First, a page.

Posted on 05 October 2017
From bracelets to artefacts and souvenirs, Kinshasa’s largest illegal ivory market had it all. But not anymore.
Wenze ya Bikeko is infamous across the Democratic Republic of Congo (DRC) as the haven for illegal ivory products. From bracelets to artefacts and souvenirs, Kinshasa’s largest illegal ivory market had it all. But not anymore.
On World Elephant Day in August, a team of experts from WWF and other organizations such as The Congolese Institute for Nature Conservation (ICCN), USAID, TRAFFIC, EU, the German Cooperation, JURISTRALE, WCS & AWF visited Wenze ya Bikeko to find no traces of ivory items or illegal trade, once booming in the area. Months of raids funded by USAID and diligent law enforcement is starting to yield results – good news especially for the country’s declining elephant population.
"DRC elephants are not very well known, but there is evidence that this population is under severe pressure due to poaching and this can have serious consequences not only on this population but also on its entire habitat,” explains N’Lemvo, ICCN Director.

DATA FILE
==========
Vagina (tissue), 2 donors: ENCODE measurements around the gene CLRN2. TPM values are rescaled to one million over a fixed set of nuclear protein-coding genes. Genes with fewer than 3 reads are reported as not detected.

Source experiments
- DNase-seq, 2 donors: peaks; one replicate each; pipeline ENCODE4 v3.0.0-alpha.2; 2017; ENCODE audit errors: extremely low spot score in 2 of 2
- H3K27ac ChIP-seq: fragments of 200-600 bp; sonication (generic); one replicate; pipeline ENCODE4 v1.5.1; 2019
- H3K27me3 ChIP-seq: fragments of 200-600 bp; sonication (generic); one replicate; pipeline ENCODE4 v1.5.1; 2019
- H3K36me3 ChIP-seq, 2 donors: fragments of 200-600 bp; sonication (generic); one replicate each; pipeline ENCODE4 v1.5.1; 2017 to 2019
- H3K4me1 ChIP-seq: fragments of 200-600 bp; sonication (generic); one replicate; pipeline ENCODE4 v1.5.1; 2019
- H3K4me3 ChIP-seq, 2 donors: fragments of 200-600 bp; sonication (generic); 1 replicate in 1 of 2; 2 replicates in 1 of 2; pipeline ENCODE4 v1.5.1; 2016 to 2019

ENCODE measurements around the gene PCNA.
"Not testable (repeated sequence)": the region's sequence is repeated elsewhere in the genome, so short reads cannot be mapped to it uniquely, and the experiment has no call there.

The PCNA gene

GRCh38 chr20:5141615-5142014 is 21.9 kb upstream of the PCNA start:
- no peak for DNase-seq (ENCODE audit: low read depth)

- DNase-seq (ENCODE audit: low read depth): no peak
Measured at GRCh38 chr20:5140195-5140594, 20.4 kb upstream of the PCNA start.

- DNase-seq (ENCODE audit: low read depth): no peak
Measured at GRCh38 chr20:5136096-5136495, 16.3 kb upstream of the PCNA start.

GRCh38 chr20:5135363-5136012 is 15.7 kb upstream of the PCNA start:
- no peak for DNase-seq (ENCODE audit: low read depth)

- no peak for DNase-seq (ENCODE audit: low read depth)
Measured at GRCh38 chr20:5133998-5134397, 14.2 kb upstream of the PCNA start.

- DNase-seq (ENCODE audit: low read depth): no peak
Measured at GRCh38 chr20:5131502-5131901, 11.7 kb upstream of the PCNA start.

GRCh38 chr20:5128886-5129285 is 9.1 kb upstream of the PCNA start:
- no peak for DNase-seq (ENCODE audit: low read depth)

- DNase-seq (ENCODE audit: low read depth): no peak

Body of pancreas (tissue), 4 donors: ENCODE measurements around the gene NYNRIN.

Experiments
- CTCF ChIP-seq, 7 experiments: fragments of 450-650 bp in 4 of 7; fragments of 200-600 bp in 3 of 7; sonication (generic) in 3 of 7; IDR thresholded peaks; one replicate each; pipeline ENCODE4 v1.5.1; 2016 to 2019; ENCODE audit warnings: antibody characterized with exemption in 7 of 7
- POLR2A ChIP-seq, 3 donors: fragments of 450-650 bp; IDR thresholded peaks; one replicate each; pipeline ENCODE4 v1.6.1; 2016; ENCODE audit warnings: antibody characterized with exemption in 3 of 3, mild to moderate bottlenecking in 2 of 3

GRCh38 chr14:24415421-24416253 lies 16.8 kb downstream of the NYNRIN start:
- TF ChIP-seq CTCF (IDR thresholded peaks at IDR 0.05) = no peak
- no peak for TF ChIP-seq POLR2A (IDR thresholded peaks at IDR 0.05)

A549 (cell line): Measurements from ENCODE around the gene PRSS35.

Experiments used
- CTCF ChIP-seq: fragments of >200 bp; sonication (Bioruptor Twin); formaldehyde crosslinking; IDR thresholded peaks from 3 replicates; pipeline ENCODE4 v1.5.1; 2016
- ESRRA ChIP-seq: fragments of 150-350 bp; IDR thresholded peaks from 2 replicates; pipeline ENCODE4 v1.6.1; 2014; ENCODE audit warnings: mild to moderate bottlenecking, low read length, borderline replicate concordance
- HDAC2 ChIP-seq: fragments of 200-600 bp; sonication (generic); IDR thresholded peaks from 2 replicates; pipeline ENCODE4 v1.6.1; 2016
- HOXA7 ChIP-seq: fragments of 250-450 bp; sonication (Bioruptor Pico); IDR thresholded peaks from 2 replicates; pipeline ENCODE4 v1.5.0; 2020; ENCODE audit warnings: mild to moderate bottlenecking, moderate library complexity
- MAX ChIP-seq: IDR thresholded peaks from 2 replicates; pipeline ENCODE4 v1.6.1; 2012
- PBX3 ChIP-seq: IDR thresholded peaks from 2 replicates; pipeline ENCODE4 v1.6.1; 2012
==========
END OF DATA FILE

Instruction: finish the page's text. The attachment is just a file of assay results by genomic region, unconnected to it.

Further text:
Since early 2014, when DRC adopted law N° 14/003 prohibiting poaching, detention and marketing of fully protected species as well as their products and by-products specifically, the General Public Prosecutor’s office has engaged in several efforts to crack down on ivory poaching.
Between 2015 and 2016, 590.8 kg of ivory was seized and about 15 people arrested for ivory trafficking. In addition, DRC has also made significant strides toward developing and implementing a national action plan for ivory (PANI) since March 2015 which focuses on strengthening efforts against elephant poaching and illegal trafficking of ivory.
“It is encouraging to see the steps being taken by DRC - the government, international donors, and civil society – to protect our elephant species from the devastating impacts of poaching,”, says Jean-Claude Muhindo, WWF-DRC Country Director. “Wildlife crime takes a heavy toll on wildlife, forests and the communities that depend on them and we need to act together now to tackle it, locally and at a global level.”
Illegal trade in wildlife, including timber and fish comprises the fourth largest global illegal trade after narcotics, counterfeiting of products and currency, and human trafficking, and is estimated to be worth at least US$19 billion per year.